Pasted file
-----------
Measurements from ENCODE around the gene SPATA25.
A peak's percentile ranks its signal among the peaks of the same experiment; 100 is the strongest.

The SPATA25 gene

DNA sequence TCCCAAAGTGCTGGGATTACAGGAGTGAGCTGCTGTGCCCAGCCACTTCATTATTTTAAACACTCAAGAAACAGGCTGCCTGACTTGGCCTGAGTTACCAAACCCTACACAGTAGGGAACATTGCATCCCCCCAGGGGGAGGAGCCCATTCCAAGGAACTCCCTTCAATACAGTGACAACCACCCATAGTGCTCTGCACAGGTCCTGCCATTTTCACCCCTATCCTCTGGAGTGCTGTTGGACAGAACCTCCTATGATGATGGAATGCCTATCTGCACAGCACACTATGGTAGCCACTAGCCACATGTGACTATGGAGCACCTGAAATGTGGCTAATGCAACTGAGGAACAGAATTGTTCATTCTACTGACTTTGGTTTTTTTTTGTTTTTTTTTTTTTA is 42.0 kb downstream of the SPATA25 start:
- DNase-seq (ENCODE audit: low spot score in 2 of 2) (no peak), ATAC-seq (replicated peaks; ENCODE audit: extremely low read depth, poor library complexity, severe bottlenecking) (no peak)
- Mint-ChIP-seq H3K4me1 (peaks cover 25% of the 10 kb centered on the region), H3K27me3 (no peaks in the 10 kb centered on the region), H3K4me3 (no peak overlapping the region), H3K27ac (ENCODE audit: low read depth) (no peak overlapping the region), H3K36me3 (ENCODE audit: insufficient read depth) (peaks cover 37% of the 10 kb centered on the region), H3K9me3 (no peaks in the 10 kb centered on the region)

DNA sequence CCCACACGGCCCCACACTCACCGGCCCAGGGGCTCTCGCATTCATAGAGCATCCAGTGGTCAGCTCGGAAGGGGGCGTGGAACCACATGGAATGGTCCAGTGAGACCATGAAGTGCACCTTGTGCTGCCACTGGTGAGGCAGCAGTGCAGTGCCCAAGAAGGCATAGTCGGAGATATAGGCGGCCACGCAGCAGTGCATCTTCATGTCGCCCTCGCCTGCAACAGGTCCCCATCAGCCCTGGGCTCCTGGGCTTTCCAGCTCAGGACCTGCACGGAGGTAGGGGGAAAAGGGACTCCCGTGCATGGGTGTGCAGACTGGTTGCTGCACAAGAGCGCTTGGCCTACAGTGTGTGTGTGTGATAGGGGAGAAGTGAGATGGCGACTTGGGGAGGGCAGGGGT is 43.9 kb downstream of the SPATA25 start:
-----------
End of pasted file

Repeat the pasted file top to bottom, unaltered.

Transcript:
Measurements from ENCODE around the gene SPATA25.
A peak's percentile ranks its signal among the peaks of the same experiment; 100 is the strongest.

The SPATA25 gene

DNA sequence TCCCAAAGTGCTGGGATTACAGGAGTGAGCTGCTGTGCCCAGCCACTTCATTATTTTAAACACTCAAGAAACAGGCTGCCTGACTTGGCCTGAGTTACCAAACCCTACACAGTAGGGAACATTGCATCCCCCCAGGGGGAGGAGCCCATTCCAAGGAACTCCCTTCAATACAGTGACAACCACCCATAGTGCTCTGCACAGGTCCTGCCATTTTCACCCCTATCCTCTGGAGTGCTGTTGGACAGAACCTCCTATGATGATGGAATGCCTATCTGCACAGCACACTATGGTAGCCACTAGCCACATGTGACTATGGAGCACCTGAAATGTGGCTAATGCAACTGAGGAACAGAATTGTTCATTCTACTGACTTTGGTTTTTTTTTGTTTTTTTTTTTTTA is 42.0 kb downstream of the SPATA25 start:
- DNase-seq (ENCODE audit: low spot score in 2 of 2) (no peak), ATAC-seq (replicated peaks; ENCODE audit: extremely low read depth, poor library complexity, severe bottlenecking) (no peak)
- Mint-ChIP-seq H3K4me1 (peaks cover 25% of the 10 kb centered on the region), H3K27me3 (no peaks in the 10 kb centered on the region), H3K4me3 (no peak overlapping the region), H3K27ac (ENCODE audit: low read depth) (no peak overlapping the region), H3K36me3 (ENCODE audit: insufficient read depth) (peaks cover 37% of the 10 kb centered on the region), H3K9me3 (no peaks in the 10 kb centered on the region)

DNA sequence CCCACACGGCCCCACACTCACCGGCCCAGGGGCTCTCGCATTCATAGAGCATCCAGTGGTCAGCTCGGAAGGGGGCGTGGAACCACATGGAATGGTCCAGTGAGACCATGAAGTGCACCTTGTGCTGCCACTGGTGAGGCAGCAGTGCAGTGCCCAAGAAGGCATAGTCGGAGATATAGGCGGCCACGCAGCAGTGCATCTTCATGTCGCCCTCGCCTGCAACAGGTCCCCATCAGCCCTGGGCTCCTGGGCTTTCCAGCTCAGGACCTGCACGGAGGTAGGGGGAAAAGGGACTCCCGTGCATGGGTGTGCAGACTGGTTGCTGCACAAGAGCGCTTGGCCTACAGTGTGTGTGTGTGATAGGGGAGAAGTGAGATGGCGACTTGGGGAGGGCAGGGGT is 43.9 kb downstream of the SPATA25 start: